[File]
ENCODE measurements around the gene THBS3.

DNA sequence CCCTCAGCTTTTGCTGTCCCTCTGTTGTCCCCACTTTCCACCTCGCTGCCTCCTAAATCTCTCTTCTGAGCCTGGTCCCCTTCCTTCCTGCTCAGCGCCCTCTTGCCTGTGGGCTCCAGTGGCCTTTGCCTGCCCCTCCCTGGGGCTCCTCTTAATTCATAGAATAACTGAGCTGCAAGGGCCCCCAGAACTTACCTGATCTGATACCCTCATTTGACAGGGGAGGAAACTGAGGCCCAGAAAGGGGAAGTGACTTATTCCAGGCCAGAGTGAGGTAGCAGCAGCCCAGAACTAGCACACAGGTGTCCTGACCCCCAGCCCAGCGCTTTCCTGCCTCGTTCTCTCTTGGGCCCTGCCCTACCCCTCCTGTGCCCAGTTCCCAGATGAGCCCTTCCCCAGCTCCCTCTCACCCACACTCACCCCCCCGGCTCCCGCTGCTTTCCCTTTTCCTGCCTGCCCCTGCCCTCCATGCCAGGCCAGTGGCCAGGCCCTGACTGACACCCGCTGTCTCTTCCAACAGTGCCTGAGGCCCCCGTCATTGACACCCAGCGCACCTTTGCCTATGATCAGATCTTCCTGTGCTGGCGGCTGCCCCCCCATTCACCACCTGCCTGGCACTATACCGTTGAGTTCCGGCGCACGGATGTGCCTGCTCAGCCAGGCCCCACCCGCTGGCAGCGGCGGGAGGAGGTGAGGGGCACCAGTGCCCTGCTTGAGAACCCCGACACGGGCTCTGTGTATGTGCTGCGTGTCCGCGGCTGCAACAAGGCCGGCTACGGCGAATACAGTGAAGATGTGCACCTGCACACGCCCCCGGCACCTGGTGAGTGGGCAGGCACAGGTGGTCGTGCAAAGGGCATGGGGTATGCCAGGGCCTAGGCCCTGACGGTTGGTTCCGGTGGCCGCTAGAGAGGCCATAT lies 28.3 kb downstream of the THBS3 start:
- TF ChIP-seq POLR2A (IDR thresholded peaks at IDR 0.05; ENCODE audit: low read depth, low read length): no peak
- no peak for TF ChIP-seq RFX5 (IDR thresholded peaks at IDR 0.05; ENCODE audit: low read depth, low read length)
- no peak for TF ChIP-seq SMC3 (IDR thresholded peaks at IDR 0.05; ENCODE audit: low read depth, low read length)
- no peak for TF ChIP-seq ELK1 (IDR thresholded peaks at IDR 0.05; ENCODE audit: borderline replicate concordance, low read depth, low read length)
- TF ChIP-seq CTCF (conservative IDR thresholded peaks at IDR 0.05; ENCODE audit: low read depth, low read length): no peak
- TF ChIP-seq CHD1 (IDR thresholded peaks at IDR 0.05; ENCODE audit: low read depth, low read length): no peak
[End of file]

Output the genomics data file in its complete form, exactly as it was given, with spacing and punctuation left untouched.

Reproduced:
ENCODE measurements around the gene THBS3.

DNA sequence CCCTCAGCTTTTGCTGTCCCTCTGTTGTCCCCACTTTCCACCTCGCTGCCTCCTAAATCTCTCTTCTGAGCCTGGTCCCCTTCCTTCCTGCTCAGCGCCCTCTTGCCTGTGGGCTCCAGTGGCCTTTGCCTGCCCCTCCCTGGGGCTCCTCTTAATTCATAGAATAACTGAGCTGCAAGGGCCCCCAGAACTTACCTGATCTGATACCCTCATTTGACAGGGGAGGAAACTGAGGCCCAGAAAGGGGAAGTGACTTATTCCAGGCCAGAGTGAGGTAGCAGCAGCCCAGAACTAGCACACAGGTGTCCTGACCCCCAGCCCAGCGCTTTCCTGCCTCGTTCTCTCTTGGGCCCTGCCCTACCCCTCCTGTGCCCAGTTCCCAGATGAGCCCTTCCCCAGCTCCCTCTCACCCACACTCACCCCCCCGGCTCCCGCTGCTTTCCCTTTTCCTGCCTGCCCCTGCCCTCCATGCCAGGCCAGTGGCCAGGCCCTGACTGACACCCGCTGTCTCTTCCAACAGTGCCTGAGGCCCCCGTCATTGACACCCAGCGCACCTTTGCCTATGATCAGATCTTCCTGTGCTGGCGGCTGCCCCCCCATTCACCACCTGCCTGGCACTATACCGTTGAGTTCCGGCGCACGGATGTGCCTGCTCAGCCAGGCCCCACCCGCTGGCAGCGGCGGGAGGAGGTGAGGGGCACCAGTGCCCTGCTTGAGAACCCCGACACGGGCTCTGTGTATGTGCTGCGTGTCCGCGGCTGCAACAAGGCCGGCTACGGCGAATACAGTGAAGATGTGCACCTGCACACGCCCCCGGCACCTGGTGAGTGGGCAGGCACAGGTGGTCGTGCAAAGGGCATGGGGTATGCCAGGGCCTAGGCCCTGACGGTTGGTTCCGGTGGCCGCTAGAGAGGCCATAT lies 28.3 kb downstream of the THBS3 start:
- TF ChIP-seq POLR2A (IDR thresholded peaks at IDR 0.05; ENCODE audit: low read depth, low read length): no peak
- no peak for TF ChIP-seq RFX5 (IDR thresholded peaks at IDR 0.05; ENCODE audit: low read depth, low read length)
- no peak for TF ChIP-seq SMC3 (IDR thresholded peaks at IDR 0.05; ENCODE audit: low read depth, low read length)
- no peak for TF ChIP-seq ELK1 (IDR thresholded peaks at IDR 0.05; ENCODE audit: borderline replicate concordance, low read depth, low read length)
- TF ChIP-seq CTCF (conservative IDR thresholded peaks at IDR 0.05; ENCODE audit: low read depth, low read length): no peak
- TF ChIP-seq CHD1 (IDR thresholded peaks at IDR 0.05; ENCODE audit: low read depth, low read length): no peak